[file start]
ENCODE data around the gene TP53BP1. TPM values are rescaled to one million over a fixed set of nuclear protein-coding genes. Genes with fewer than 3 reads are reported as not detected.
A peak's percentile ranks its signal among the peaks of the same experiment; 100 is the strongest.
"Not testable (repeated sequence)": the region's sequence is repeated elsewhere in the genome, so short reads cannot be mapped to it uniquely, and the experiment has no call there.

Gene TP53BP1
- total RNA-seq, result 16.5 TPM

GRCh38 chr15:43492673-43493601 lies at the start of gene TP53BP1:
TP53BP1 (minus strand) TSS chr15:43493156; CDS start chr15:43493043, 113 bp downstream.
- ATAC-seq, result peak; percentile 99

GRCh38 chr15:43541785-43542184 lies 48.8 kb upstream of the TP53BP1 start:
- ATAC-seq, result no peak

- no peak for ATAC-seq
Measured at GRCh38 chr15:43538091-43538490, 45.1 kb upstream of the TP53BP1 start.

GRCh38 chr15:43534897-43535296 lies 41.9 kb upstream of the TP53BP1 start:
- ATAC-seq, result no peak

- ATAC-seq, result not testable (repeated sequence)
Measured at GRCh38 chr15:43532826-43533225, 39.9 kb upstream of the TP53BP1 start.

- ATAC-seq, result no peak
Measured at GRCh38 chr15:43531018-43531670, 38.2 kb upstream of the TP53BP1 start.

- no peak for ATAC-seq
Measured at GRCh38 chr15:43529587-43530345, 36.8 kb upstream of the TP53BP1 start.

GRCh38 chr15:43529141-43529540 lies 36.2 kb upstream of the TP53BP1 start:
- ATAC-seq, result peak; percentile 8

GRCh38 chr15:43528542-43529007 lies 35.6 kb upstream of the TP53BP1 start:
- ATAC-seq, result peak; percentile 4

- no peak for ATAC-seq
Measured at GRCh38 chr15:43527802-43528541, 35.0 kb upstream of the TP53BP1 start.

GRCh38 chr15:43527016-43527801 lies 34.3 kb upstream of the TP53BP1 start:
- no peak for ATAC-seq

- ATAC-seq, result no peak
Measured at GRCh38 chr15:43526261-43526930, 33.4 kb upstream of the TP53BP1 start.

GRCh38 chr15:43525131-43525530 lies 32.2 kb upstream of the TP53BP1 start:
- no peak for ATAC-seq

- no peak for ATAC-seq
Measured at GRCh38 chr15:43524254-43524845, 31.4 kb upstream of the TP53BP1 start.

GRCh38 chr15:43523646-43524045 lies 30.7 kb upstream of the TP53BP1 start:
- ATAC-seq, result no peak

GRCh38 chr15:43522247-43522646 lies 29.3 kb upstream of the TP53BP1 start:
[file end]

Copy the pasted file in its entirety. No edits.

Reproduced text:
ENCODE data around the gene TP53BP1. TPM values are rescaled to one million over a fixed set of nuclear protein-coding genes. Genes with fewer than 3 reads are reported as not detected.
A peak's percentile ranks its signal among the peaks of the same experiment; 100 is the strongest.
"Not testable (repeated sequence)": the region's sequence is repeated elsewhere in the genome, so short reads cannot be mapped to it uniquely, and the experiment has no call there.

Gene TP53BP1
- total RNA-seq, result 16.5 TPM

GRCh38 chr15:43492673-43493601 lies at the start of gene TP53BP1:
TP53BP1 (minus strand) TSS chr15:43493156; CDS start chr15:43493043, 113 bp downstream.
- ATAC-seq, result peak; percentile 99

GRCh38 chr15:43541785-43542184 lies 48.8 kb upstream of the TP53BP1 start:
- ATAC-seq, result no peak

- no peak for ATAC-seq
Measured at GRCh38 chr15:43538091-43538490, 45.1 kb upstream of the TP53BP1 start.

GRCh38 chr15:43534897-43535296 lies 41.9 kb upstream of the TP53BP1 start:
- ATAC-seq, result no peak

- ATAC-seq, result not testable (repeated sequence)
Measured at GRCh38 chr15:43532826-43533225, 39.9 kb upstream of the TP53BP1 start.

- ATAC-seq, result no peak
Measured at GRCh38 chr15:43531018-43531670, 38.2 kb upstream of the TP53BP1 start.

- no peak for ATAC-seq
Measured at GRCh38 chr15:43529587-43530345, 36.8 kb upstream of the TP53BP1 start.

GRCh38 chr15:43529141-43529540 lies 36.2 kb upstream of the TP53BP1 start:
- ATAC-seq, result peak; percentile 8

GRCh38 chr15:43528542-43529007 lies 35.6 kb upstream of the TP53BP1 start:
- ATAC-seq, result peak; percentile 4

- no peak for ATAC-seq
Measured at GRCh38 chr15:43527802-43528541, 35.0 kb upstream of the TP53BP1 start.

GRCh38 chr15:43527016-43527801 lies 34.3 kb upstream of the TP53BP1 start:
- no peak for ATAC-seq

- ATAC-seq, result no peak
Measured at GRCh38 chr15:43526261-43526930, 33.4 kb upstream of the TP53BP1 start.

GRCh38 chr15:43525131-43525530 lies 32.2 kb upstream of the TP53BP1 start:
- no peak for ATAC-seq

- no peak for ATAC-seq
Measured at GRCh38 chr15:43524254-43524845, 31.4 kb upstream of the TP53BP1 start.

GRCh38 chr15:43523646-43524045 lies 30.7 kb upstream of the TP53BP1 start:
- ATAC-seq, result no peak

GRCh38 chr15:43522247-43522646 lies 29.3 kb upstream of the TP53BP1 start: